Fear Management: How to Prep Your Mental State for Your Next Backcountry Objective

Fear is part of the human condition, especially if you like to adventure. Whether you are ascending an exposed ridgeline or standing at the top of big, hairy line, the jitters can hit you and you work through it—or you don’t and turn around.

The threshold—what sends cortisol running through your body and when—is something every backcountry athlete pushes. To feel more confident in your ability to charge a line, you can work on your mental game, building a skill set for coping with your anxiety before and during your next tour.

There are many risks in the backcountry, so knowing how and when to deal with fear can be an important safety tool. [Photo] Matt Kiedaisch

There are many risks in the backcountry, so knowing how and when to deal with fear can be an important safety tool. [Photo] Matt Kiedaisch

Learning to manage fear, however, might represent more of a self-preservation instinct than you may realize. Fear can cloud decision-making and a freaked out touring partner can turn around and leave you in the lurch. A distraught, anxiety-ridden person can’t effectively make decisions in a rescue scenario, so knowing more about how to help yourself and others deal with debilitating fear can be a useful tool in the backcountry.

Utah-based sports psychologist Dr. Nicole Detling, who works with professional outdoor athletes including several Olympians, believes that fear can be a liability, but it also can keep you alive.

“You have to find the proper amount for you,” Detlin points out. “Everyone starts at different levels. If you’re a pretty high-strung person and you feel fear, that will be your norm. By contrast, if you are pretty mellow and you feel fear, it’s going to be a lot different from what you’re used to.”

How Stress Affects Your Body And Mind

Detlinger recommends finding a balance in your fear levels by first determining what’s an acceptable level of stress to manage. You should be in tune with your emotions enough to know what’s unsafe versus what’s simply adrenaline-seeking. Once you have a clear idea of where that line is, pay attention to how you react to stress.

Cortisol can dramatically affect your cognitive and physiological response. It increases muscle tension, diminishing your climbing and skiing abilities. It narrows your focus and field of vision and slows your cognitive processing, allowing you to miss more subtle cues of danger.

The anxiety you experience from stressful backcountry situations can change the messages you are giving yourself from, “Okay, I got this” to “Oh, shit.” Once you’ve hit your anxiety threshold, Detling says, you get “freaked out about being freaked out,” which exacerbates the problem.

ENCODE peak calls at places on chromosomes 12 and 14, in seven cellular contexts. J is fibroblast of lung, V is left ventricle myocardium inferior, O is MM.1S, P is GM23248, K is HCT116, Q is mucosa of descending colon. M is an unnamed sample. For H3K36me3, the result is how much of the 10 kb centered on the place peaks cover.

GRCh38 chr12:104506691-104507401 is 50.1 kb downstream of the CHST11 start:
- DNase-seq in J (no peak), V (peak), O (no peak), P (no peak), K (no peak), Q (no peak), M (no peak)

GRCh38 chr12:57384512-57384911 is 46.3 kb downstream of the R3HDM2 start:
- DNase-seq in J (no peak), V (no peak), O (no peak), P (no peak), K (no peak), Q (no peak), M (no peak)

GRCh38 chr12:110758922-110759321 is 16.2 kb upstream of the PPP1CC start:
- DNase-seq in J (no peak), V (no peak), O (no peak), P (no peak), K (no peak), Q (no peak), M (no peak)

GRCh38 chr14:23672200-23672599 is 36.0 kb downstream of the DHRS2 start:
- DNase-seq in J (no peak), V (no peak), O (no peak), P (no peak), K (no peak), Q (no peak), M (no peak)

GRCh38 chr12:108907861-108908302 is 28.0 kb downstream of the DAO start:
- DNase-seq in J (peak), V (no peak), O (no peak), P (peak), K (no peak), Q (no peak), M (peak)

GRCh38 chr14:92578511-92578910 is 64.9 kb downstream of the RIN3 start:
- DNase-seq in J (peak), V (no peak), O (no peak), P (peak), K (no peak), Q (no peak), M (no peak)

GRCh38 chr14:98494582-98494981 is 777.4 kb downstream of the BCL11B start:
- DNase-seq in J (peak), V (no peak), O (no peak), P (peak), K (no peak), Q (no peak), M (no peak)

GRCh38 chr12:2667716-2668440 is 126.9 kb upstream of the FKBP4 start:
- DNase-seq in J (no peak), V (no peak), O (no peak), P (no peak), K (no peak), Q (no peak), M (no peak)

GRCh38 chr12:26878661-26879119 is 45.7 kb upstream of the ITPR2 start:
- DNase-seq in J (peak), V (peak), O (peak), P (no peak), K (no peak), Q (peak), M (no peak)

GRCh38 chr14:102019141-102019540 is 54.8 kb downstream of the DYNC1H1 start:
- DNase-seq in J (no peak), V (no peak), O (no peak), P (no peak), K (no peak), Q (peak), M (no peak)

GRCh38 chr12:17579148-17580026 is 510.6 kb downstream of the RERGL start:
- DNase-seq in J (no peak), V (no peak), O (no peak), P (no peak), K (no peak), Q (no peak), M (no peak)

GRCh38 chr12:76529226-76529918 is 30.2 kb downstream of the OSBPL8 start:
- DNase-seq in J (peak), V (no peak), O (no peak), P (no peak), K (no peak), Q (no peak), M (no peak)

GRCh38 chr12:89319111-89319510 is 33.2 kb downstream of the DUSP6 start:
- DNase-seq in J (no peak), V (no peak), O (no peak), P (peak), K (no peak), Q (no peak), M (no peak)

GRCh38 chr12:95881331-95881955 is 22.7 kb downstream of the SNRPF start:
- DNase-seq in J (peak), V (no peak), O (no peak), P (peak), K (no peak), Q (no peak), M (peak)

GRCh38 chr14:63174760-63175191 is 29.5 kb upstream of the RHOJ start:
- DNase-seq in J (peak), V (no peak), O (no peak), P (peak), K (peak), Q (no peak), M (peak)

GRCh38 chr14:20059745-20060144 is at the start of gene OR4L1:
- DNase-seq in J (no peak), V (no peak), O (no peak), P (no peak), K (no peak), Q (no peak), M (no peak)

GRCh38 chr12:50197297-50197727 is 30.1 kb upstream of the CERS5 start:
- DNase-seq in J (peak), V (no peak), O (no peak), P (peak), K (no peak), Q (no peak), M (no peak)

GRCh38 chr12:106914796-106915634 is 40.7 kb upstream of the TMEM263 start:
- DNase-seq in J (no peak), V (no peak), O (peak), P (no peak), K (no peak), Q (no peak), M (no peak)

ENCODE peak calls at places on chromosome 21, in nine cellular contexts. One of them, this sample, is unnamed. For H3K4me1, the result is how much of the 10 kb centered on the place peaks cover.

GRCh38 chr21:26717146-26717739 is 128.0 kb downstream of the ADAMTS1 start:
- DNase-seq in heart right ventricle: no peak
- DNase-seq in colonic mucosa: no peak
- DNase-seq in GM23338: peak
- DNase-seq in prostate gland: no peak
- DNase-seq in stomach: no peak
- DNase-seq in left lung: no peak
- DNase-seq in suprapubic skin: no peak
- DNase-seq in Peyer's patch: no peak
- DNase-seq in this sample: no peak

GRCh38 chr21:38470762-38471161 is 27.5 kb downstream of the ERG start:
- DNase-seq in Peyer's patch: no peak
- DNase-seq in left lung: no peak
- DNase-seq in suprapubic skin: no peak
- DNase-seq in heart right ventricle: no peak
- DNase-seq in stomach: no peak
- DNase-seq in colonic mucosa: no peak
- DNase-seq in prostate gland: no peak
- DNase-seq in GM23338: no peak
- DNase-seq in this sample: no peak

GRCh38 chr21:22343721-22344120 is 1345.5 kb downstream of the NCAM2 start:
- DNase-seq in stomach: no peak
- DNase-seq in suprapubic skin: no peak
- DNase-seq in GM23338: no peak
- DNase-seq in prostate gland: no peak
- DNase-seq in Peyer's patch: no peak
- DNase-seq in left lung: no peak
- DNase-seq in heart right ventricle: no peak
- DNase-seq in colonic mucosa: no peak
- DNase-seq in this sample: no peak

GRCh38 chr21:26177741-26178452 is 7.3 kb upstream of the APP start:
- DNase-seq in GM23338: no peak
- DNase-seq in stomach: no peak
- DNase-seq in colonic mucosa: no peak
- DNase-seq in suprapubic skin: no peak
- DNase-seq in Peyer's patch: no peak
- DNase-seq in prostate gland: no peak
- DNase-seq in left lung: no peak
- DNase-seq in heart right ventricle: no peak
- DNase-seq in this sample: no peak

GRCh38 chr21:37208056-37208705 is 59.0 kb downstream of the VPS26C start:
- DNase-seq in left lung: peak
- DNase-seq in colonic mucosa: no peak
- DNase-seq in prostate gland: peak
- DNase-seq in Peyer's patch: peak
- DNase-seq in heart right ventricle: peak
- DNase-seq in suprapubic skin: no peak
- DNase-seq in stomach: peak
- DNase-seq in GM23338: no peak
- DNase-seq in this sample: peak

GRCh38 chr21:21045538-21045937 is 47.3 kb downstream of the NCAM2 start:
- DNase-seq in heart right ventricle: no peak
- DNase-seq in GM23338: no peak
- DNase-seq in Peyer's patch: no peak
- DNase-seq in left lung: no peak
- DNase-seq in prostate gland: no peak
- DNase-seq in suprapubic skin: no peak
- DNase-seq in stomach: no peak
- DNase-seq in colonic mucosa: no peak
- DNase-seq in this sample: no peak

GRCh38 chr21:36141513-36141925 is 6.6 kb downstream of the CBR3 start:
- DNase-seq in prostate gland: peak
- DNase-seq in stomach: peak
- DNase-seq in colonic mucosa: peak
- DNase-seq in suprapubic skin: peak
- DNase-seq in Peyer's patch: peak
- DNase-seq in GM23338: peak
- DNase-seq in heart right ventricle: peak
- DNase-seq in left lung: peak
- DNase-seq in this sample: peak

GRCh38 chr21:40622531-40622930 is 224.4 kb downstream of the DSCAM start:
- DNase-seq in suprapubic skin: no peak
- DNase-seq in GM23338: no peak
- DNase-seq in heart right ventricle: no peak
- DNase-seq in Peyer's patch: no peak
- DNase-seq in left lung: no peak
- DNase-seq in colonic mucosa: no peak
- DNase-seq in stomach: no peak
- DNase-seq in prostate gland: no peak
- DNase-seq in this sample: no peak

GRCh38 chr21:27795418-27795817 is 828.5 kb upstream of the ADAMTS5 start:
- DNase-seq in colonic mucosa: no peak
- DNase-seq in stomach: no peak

Why Anxiety Might Not Be All That Bad

Despite the negative mental and physical affects of excessive stress, Detling argues that low-grade anxiety is a good thing, because it keeps you focused and alert. She recommends recognizing your incoming jitters as a sign of your readiness to drop a line.

In other words, when you get the butterflies think, “Oh there are the butterflies—this is going to be fun and exciting,” in order to prevent you from thinking, “Oh, crap, this is scary, and I could die.”

“I would actually be more concerned if you had no anxiety [during a tour], and think, ‘Okay, let’s just do it,’” Detling explains. “Your focus would be too broad, and you could miss something. I think not having any anxiety is just as dangerous as having too much.”

Dealing With Fear: Build Confidence and Lower Anxiety

Confidence and anxiety are inversely related. If you’re looking to decrease your fear in the mountains, Detling says you can build your confidence, lower your anxiety, or do a bit of both. Here are some of the techniques she suggests to help you.

Before You Get On Snow

Practice visualization away from the mountains. Don’t just visualize your ascent and descent. Visualize what you’ll be thinking and what you’ll be telling yourself. Imagine that your heart is racing before your descent, and remind yourself that that’s a good thing. Imagine a rescue scenario, and review what you’re going to say to yourself to stay calm.

Before You Drop In

Prior to every descent, create a routine that gets your mind in the right place. Whatever your routine includes, do those things every time in the same order so that you know you’re warmed up and mentally ready to go.

For example, Detling recommends, checking in with your body and noting how much tension you feel. To release tension in your muscles, inhale, pull your shoulders up toward your ears, exhale, and then relax your shoulders.

Next, she recommends tuning into your breathing by taking distinct breaths. Stressful situations often cause people to hold their breath, which releases more cortisol. Instead, think “Breathe In” while you inhale and “Breathe Out” while you exhale. It will calm you down and relax your tense muscles.

Use Solution-Based Thinking During A Rescue Scenario

Take three to five seconds to establish a clearer decision-making strategy. As you are running to help your partner, ask yourself what you are you doing with your body to be in the best position to help your partner.

Next, review your thought process. If you’re thinking, “Holy crap, we are going to die,” it’s going to release more cortisol. Instead of allowing the scenario to dictate your thoughts, focus on solution-based thinking. For example, consider what action you can take to help and go over your options.

Finally, focus on slowing your mind down. This reduces your body’s physiological responses to stress. When you exhale, tell yourself, “Be calm.” As your adrenaline decreases, you have better chance of making a safe, well-thought decision that will get you are your partner out of the backcountry faster and hopefully in one piece.

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